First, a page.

About 12 hours after Juventus’ (insert extremely negative adjective here) 2-0 loss to Atlético Madrid on Wednesday night, Max Allegri decided to send something out on Twitter to all his adoring fans.
(I respect it, my guy. Hopefully you didn’t check your mentions ... or BWRAO comments, though. That might have been a little messy.)
20 giorni. 20 giorni per ESSERE PRONTI a una sfida da VIVERE, e VINCERE, tutti assieme. Fino alla fine.— Massimiliano Allegri (@OfficialAllegri) February 21, 2019
Let me just go ahead and plug this into Google Translate real quick for our readers...
20 days. 20 days to be ready for a challenge to live, and win, all together. To the end.
Ah, there we go.
Checking his mentions, if Allegri did so, was probably a questionable move. Sending something out about the second leg and how the next three weeks might have also been a questionable call knowing just how much heat Allegri was getting after it all went down in the fashion it did.
But when you realize that Juventus are up 13 points in Serie A and is about to play a relegation battler for the second straight league fixture, Max’s eyes should be on what to do come March 12 when Atlético Madrid makes its way to Allianz Stadium. Sure, there are other Serie A games to be played between now and then, but that’s not what anybody is talking about. The discussion around Juventus the past 36 or 48 hours hasn’t been about Allegri’s squad being able to keep their lead in double digits the next couple of weeks. Hell, Serie A hasn’t even been mentioned since the 3-0 win over Frosinone just over a week ago.
This is about what happened three days ago in Madrid.
And it’s about what Allegri can do to clean up this mess.
We know Juventus have invested so much in a deep Champions League run this season. That was obvious the day Cristiano Ronaldo became a Juventus player. Juve were already the best team in Italy, with a club-record season from Napoli still not good enough to dethrone the seven-time defending Serie A champions.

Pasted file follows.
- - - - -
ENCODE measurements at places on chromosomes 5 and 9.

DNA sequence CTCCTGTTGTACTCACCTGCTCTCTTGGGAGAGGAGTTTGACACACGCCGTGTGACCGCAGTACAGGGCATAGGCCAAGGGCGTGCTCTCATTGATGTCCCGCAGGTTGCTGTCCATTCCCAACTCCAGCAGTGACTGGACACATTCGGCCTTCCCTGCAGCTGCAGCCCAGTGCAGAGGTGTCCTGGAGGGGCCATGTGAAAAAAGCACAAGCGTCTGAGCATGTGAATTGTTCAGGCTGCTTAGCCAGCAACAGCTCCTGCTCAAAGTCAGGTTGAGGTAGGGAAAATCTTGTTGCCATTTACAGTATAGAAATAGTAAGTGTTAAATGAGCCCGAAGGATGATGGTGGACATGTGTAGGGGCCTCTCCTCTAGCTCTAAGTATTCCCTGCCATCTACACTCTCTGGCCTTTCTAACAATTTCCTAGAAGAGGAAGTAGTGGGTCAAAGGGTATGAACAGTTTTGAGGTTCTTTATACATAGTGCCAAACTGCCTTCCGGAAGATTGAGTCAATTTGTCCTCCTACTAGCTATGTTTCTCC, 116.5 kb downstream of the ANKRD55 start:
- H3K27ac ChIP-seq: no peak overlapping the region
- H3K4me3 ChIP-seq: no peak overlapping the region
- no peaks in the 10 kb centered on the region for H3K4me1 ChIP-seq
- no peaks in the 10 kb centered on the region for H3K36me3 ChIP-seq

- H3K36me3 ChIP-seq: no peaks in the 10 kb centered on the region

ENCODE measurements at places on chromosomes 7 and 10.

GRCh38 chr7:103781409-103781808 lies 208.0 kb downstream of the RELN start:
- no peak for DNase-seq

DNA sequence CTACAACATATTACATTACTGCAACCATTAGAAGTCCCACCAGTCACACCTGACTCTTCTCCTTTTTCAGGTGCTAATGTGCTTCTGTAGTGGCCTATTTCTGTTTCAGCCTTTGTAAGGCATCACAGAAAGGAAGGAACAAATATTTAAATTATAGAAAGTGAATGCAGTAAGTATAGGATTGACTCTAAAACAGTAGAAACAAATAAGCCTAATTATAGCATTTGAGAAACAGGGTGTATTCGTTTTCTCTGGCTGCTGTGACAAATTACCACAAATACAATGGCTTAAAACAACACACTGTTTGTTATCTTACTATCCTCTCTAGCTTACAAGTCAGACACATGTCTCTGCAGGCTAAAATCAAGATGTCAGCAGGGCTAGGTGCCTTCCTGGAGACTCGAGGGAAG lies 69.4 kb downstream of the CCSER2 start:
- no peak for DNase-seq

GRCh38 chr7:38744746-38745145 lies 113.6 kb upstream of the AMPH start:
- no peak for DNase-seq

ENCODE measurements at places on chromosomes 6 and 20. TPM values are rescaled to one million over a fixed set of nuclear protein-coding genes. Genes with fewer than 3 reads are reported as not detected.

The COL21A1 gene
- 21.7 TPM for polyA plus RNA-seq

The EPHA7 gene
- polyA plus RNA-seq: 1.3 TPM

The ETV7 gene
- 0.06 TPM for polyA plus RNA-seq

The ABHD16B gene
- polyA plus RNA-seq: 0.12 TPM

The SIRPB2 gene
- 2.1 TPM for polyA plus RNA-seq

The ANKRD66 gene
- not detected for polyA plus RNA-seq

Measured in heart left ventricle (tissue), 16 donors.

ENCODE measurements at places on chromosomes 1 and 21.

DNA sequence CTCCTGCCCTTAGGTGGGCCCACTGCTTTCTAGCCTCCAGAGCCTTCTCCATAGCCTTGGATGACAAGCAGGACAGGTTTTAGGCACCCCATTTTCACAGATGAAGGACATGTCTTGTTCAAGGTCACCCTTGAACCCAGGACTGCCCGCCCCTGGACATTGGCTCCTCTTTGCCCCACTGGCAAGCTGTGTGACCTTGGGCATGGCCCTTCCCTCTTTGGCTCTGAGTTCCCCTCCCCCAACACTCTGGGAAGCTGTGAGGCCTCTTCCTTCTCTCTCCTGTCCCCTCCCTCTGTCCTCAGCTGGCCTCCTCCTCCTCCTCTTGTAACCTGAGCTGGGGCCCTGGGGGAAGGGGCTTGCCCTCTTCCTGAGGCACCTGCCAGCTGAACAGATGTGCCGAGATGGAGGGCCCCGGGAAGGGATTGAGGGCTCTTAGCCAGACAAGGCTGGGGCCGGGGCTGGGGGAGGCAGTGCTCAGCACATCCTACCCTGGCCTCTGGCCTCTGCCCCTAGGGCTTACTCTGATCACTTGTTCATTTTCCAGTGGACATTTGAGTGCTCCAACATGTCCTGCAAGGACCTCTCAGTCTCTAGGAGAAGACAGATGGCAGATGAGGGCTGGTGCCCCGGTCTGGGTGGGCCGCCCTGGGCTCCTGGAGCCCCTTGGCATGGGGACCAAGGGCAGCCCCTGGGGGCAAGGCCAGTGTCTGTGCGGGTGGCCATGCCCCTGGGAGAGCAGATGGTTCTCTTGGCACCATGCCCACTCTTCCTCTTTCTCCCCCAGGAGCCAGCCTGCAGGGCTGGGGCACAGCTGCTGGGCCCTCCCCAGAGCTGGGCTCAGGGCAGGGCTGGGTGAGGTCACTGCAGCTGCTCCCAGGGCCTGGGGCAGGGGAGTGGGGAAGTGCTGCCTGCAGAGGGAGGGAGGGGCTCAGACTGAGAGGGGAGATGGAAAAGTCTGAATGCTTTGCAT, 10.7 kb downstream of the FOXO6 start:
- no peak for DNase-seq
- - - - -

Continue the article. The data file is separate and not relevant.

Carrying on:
Last week I said that the next 3 1⁄2 months, from Champions League Round of 16 to the first day of June will be Allegri’s most important stretch simply because there’s so much riding on it. That’s only emphasized now after the first 90 minutes against Atléti.
The Atlético Madrid defense, one that was struggling and leaking in goals just a few weeks ago, looked as strong as it has all season long in the first leg against Juventus. No matter what Juve threw at them — Ronaldo attacking from everywhere (and even putting a free kick on frame), crosses in from the wings, trying to create through Paulo Dybala — they were smothered like a fire underneath a massive bucket of water. (Or something like that.)
Allegri, much like after the first leg against Real Madrid last season, is now left to try and pull a rabbit out of his hat and keep this team, one that has placed so much emphasis on the Champions League, in the Europe’s premier club competition.
The problem in all of of it, on top of the failure of achieving the singular reason of signing somebody like Ronaldo, is this: That Real Madrid team is nowhere close to as good defensively as this Atlético Madrid team is. For every 4-0 loss to Borussia Dortmund in the group stage, Atleti has loads of performances with the exact opposite kind of results to lean on.
As much as Wednesday night’s result stings, Juventus aren’t totally out of it. It’s probably hard to believe now, but this team has been able to rally from worse aggregate scorelines before. (And yes, I’m technically counting the second leg against Real Madrid last season because screw your stupid penalty calls, Michael Oliver.)
The countdown this time last week was to see what Juventus could do against one of the toughest opponents that could have been drawn in the first knockout round.
The countdown this time, though, is to less than three weeks from now to see if Juve can actually do something like what happened last year against a Madrid-based team. The only difference is that this time they will have to finish the job in Turin rather than in Spain.
Twenty days ... 19 days ... 18 days ... and counting.